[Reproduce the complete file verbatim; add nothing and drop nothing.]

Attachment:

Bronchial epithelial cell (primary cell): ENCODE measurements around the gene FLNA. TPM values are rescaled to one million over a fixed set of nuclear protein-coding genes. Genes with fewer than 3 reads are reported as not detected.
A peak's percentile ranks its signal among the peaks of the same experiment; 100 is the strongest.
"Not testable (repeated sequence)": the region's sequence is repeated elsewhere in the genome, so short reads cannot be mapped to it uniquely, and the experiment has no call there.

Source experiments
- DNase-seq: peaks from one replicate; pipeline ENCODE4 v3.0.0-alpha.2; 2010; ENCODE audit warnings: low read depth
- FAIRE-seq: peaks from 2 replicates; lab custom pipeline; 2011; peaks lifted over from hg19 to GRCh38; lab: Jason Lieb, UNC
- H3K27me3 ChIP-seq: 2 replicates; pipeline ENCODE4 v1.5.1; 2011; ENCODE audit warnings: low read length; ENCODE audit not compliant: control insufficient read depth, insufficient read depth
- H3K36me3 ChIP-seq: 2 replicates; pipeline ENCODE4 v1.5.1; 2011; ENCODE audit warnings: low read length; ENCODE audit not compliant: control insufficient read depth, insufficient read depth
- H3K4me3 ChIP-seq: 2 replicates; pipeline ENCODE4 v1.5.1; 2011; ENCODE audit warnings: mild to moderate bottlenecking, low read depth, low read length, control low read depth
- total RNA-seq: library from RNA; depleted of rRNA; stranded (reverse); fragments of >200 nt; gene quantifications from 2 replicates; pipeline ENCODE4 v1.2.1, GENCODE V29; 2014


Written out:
Bronchial epithelial cell (primary cell): ENCODE measurements around the gene FLNA. TPM values are rescaled to one million over a fixed set of nuclear protein-coding genes. Genes with fewer than 3 reads are reported as not detected.
A peak's percentile ranks its signal among the peaks of the same experiment; 100 is the strongest.
"Not testable (repeated sequence)": the region's sequence is repeated elsewhere in the genome, so short reads cannot be mapped to it uniquely, and the experiment has no call there.

Source experiments
- DNase-seq: peaks from one replicate; pipeline ENCODE4 v3.0.0-alpha.2; 2010; ENCODE audit warnings: low read depth
- FAIRE-seq: peaks from 2 replicates; lab custom pipeline; 2011; peaks lifted over from hg19 to GRCh38; lab: Jason Lieb, UNC
- H3K27me3 ChIP-seq: 2 replicates; pipeline ENCODE4 v1.5.1; 2011; ENCODE audit warnings: low read length; ENCODE audit not compliant: control insufficient read depth, insufficient read depth
- H3K36me3 ChIP-seq: 2 replicates; pipeline ENCODE4 v1.5.1; 2011; ENCODE audit warnings: low read length; ENCODE audit not compliant: control insufficient read depth, insufficient read depth
- H3K4me3 ChIP-seq: 2 replicates; pipeline ENCODE4 v1.5.1; 2011; ENCODE audit warnings: mild to moderate bottlenecking, low read depth, low read length, control low read depth
- total RNA-seq: library from RNA; depleted of rRNA; stranded (reverse); fragments of >200 nt; gene quantifications from 2 replicates; pipeline ENCODE4 v1.2.1, GENCODE V29; 2014